It's not a good sign for a veteran wide receiver when the numbers start dropping.
But despite admitting he might not have the same top-end speed of his younger years, new Raven Mike Wallace believes he's in store for a big season in Baltimore.
"I think I'll get better this year, and I'll show some people I have a lot up my sleeve," Wallace said after Tuesday's minicamp practice.
Wallace's best year came in just his second NFL season (2010) when he posted 60 catches for 1,257 yards and 10 touchdowns in Pittsburgh. Since then, his production has dropped from the previous season in every year but one (2013).
Last year in Minnesota, Wallace posted career lows across the board with 39 catches, 473 receiving yards and two touchdowns. That's why Wallace was let go by the Vikings, allowing the Ravens to snatch him in free agency with the hope that he can turn things around.
So why does Wallace think that will happen?
It's a combination of situation and experience making up for a downtick in flat-out speed.
Wallace ran the 40-yard dash in a blazing 4.33 seconds when he was entering the 2009 NFL Draft. It was the second-fastest time of any prospect behind wide receiver Darrius Heyward-Bey. That seems like a long time ago now.
"I've probably run about 10,000 post-routes and go-routes since when I first came into the league, so [I've lost] maybe just a step, a half a step," Wallace said. "But I can still get it done."
Wallace has still found his way behind Ravens cornerbacks and safeties in Organized Team Activities (OTAs) and minicamp. His speed has impressed safety Lardarius Webb, and Wallace's name was the first out of safety Eric Weddle's mouth when asked which offensive players he's been impressed with so far.
"Mike Wallace has been outstanding," Weddle said. "I'm trying to push him every day. We're both in the same boat. We can't have a day off, we can't have a lackadaisical day out there. We're out here to prove ourselves and add something to this team."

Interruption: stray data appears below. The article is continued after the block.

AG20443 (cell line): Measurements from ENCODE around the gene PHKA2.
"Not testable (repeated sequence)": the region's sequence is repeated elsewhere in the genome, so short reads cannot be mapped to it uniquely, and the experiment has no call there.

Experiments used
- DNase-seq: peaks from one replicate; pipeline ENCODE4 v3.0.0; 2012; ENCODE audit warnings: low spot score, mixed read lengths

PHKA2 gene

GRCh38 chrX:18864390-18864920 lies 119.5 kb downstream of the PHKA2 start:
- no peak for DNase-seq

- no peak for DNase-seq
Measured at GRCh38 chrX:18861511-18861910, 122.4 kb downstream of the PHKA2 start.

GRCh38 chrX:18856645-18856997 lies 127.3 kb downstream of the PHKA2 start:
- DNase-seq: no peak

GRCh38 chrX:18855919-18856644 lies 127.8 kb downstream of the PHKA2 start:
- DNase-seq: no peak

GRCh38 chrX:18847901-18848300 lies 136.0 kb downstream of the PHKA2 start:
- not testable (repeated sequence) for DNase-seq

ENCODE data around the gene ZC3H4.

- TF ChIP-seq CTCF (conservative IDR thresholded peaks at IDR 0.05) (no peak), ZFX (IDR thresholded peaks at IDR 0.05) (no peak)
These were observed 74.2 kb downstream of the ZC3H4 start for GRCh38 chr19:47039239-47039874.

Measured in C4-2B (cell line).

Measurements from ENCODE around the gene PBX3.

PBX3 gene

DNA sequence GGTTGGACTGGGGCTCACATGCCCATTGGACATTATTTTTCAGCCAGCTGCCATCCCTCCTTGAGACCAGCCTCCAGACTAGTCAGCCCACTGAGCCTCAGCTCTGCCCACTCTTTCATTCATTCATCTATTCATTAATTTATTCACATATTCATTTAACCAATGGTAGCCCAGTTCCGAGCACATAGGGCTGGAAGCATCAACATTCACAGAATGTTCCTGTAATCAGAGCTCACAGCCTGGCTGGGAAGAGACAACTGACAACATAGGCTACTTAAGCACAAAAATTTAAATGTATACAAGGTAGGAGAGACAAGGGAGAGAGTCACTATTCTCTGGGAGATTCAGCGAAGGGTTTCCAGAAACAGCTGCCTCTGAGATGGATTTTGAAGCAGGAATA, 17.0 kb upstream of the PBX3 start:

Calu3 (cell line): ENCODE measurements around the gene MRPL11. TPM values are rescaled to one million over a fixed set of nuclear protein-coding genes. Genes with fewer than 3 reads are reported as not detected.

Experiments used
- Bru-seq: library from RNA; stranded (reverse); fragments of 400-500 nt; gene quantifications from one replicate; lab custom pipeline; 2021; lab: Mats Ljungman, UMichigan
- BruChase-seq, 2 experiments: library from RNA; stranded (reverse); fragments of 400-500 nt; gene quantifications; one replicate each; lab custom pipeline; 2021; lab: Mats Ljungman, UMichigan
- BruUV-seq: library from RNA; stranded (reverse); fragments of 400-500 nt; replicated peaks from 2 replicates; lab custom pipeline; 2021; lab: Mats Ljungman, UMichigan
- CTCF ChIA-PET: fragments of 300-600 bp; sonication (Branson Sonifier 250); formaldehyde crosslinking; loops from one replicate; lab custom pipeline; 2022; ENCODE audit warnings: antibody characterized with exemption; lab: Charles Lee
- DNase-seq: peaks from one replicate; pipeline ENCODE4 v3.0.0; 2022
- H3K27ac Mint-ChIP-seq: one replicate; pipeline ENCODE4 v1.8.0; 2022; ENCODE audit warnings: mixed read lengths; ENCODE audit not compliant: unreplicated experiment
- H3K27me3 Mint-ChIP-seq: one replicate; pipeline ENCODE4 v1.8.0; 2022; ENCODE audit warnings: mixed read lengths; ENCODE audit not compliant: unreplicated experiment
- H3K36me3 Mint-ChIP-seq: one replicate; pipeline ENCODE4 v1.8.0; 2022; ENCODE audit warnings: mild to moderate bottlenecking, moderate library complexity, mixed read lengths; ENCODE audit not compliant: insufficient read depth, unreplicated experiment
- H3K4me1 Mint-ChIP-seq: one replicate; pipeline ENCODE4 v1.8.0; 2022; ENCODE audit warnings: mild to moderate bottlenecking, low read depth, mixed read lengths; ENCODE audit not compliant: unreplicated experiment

Wallace was an everyday participant throughout voluntary OTAs. When asked by a reporter why he showed up for the voluntary sessions, Wallace seemed puzzled. If he didn't show up, he wouldn't know the plays, he said.
He needs to know those plays because, if fellow wide receiver Breshad Perriman is slow to recover from his knee injury, Wallace could be Baltimore's lone outside speed merchant at the start of the season.
"I welcomed the challenge even before Breshad got hurt," Wallace said. "That's my guy; I envisioned us both making plays and us both being a threat for this team. So, my plans don't change."
Head Coach John Harbaugh agrees, and sees Wallace doing a lot more than just going deep.
"I think he's just done a tremendous job as an all-around receiver, and he's going to be a big part of what we're doing this year," Harbaugh said.
It's Wallace's ability to do more than just make the big play that makes him more well-rounded now than when he went to the Pro Bowl as a Steeler. As Harbaugh said Tuesday, Wallace runs all the routes, has good hands and is a smart player.
Wallace said his experience practicing against top-flight cornerbacks at all the places he's played – from Ike Taylor in Pittsburgh, Brent Grimes in Miami and Xavier Rhodes in Minnesota – has molded him.
"It's unfortunate when you switch teams, but sometimes it makes you better because you go against different guys," Wallace said. "I went against small, tall, big, fast, strong – all types of different guys. So, just playing against some great guys coming through these last three or four years, I think I've gotten better, even though numbers don't say so."
It's also about being in the right place to flourish, and Wallace feels he's finally found that in Baltimore. Once big-armed quarterback Joe Flacco steps back on the field in training camp, it should be even more apparent that Wallace's speed and Baltimore's attack are a match.
Wallace also said the Ravens have more aggressive play-calling than he's had in the past. It's part of why he chose to sign with Baltimore.
Wallace was asked what it's going to take for him to put up stats like he did in Pittsburgh. That may be difficult to accomplish in Baltimore with so many targets around him at wide receiver, tight end and running back, but Wallace will get his chances.
"It's just a matter of opportunity," he said. "I was in some different situations, and those are what they are, but I'm looking for a fresh start. I'm here, and this team gives me a chance to do the things that I like to do and the things that I'm best at."